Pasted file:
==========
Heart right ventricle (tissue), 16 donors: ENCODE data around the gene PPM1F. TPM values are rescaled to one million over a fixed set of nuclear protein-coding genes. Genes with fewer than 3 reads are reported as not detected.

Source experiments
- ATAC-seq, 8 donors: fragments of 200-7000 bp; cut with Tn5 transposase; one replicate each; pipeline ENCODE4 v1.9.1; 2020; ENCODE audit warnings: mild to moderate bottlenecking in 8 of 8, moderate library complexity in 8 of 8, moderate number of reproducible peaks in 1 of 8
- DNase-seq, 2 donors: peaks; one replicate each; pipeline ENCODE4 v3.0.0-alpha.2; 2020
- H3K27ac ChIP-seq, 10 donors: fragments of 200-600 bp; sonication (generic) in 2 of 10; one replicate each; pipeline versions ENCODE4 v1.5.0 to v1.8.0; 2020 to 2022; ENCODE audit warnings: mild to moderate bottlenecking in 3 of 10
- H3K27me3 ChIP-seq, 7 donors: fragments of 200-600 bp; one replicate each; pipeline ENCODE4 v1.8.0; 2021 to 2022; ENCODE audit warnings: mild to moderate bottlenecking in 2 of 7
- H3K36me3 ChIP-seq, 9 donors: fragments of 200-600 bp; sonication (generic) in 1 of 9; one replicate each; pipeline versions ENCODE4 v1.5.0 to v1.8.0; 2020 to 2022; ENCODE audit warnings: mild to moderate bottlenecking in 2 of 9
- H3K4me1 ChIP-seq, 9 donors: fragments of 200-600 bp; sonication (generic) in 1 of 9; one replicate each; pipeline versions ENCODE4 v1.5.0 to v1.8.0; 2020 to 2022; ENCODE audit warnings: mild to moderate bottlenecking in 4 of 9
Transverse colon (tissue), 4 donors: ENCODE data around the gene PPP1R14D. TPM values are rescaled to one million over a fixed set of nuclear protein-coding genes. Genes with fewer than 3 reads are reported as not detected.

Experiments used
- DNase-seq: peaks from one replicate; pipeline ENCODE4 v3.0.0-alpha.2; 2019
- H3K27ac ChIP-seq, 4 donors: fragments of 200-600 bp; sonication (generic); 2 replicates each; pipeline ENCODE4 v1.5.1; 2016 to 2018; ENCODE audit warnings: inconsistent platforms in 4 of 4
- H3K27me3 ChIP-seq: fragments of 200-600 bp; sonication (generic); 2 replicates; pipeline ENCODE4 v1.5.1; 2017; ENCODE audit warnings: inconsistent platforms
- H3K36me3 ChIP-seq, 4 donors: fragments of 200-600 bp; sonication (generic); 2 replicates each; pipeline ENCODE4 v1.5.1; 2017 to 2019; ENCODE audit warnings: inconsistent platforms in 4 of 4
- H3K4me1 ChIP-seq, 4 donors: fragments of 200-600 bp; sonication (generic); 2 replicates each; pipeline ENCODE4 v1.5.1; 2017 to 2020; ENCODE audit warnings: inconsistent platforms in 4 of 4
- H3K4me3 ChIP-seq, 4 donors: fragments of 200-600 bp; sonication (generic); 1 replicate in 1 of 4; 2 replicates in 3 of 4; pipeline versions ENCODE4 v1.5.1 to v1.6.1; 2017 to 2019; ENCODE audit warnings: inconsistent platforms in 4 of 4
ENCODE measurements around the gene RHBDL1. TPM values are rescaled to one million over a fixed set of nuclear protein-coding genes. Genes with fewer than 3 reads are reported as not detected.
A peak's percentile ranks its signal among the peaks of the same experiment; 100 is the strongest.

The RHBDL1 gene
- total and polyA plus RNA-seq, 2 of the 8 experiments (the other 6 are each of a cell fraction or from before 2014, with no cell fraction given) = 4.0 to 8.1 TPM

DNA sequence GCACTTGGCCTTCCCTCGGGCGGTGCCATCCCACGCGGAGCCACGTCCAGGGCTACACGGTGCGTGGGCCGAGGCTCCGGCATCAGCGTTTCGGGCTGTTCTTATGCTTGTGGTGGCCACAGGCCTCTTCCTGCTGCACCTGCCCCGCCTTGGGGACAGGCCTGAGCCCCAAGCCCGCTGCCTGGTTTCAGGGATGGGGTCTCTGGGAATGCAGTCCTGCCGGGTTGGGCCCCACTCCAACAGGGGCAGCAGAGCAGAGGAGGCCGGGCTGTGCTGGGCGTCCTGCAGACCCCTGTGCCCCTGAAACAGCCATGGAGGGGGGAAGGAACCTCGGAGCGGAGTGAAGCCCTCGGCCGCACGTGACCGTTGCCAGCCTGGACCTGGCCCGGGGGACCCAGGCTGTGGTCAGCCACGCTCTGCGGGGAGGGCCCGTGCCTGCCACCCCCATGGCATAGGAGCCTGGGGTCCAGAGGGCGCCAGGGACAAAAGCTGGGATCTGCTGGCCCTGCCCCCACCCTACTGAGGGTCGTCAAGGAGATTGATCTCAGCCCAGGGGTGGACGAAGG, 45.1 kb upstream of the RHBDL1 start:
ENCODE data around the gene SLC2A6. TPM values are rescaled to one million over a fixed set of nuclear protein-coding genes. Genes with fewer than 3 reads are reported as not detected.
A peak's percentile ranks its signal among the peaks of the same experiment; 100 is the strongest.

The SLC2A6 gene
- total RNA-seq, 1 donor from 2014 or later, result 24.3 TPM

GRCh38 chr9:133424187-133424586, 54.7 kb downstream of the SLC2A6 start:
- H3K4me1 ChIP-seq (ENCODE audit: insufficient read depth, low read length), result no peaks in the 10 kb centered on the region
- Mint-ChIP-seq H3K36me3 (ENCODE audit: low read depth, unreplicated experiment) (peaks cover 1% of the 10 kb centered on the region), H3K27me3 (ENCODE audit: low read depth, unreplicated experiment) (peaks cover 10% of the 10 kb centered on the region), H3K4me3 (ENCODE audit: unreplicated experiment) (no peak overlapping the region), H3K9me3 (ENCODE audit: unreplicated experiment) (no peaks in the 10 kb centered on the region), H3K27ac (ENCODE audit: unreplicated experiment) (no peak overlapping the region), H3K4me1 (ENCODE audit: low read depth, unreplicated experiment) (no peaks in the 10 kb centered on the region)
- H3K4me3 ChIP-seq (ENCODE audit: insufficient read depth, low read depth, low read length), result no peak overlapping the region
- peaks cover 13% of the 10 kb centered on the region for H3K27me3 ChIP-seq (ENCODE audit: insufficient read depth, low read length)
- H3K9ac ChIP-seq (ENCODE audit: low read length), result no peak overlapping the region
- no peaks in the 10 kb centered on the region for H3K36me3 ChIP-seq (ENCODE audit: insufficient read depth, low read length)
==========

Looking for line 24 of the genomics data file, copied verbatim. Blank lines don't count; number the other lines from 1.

The SLC2A6 gene